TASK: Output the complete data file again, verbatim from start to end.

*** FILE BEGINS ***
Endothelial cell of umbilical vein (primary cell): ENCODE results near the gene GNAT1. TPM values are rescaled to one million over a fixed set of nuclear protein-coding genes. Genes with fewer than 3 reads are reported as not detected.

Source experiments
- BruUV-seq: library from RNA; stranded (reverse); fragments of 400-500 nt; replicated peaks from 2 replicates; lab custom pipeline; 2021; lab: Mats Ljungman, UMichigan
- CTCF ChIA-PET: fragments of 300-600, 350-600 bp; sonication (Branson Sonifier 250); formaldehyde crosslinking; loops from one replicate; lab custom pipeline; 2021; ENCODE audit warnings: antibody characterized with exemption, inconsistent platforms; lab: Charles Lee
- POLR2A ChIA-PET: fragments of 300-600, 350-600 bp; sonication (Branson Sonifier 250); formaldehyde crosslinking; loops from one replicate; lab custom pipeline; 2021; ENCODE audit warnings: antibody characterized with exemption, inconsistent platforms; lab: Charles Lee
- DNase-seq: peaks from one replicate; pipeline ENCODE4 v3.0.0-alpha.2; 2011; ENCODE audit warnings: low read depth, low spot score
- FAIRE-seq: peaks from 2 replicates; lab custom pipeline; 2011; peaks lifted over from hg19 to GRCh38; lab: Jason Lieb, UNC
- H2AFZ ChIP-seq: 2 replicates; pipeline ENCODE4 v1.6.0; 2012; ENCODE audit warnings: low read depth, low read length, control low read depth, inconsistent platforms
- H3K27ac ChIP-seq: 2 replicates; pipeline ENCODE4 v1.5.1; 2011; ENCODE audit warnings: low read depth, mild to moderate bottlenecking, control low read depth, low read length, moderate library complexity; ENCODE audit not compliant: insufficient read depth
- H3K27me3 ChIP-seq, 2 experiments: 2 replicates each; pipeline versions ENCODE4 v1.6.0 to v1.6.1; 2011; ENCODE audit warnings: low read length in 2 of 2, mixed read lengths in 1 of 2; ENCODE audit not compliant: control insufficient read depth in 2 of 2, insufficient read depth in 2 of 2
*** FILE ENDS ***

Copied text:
Endothelial cell of umbilical vein (primary cell): ENCODE results near the gene GNAT1. TPM values are rescaled to one million over a fixed set of nuclear protein-coding genes. Genes with fewer than 3 reads are reported as not detected.

Source experiments
- BruUV-seq: library from RNA; stranded (reverse); fragments of 400-500 nt; replicated peaks from 2 replicates; lab custom pipeline; 2021; lab: Mats Ljungman, UMichigan
- CTCF ChIA-PET: fragments of 300-600, 350-600 bp; sonication (Branson Sonifier 250); formaldehyde crosslinking; loops from one replicate; lab custom pipeline; 2021; ENCODE audit warnings: antibody characterized with exemption, inconsistent platforms; lab: Charles Lee
- POLR2A ChIA-PET: fragments of 300-600, 350-600 bp; sonication (Branson Sonifier 250); formaldehyde crosslinking; loops from one replicate; lab custom pipeline; 2021; ENCODE audit warnings: antibody characterized with exemption, inconsistent platforms; lab: Charles Lee
- DNase-seq: peaks from one replicate; pipeline ENCODE4 v3.0.0-alpha.2; 2011; ENCODE audit warnings: low read depth, low spot score
- FAIRE-seq: peaks from 2 replicates; lab custom pipeline; 2011; peaks lifted over from hg19 to GRCh38; lab: Jason Lieb, UNC
- H2AFZ ChIP-seq: 2 replicates; pipeline ENCODE4 v1.6.0; 2012; ENCODE audit warnings: low read depth, low read length, control low read depth, inconsistent platforms
- H3K27ac ChIP-seq: 2 replicates; pipeline ENCODE4 v1.5.1; 2011; ENCODE audit warnings: low read depth, mild to moderate bottlenecking, control low read depth, low read length, moderate library complexity; ENCODE audit not compliant: insufficient read depth
- H3K27me3 ChIP-seq, 2 experiments: 2 replicates each; pipeline versions ENCODE4 v1.6.0 to v1.6.1; 2011; ENCODE audit warnings: low read length in 2 of 2, mixed read lengths in 1 of 2; ENCODE audit not compliant: control insufficient read depth in 2 of 2, insufficient read depth in 2 of 2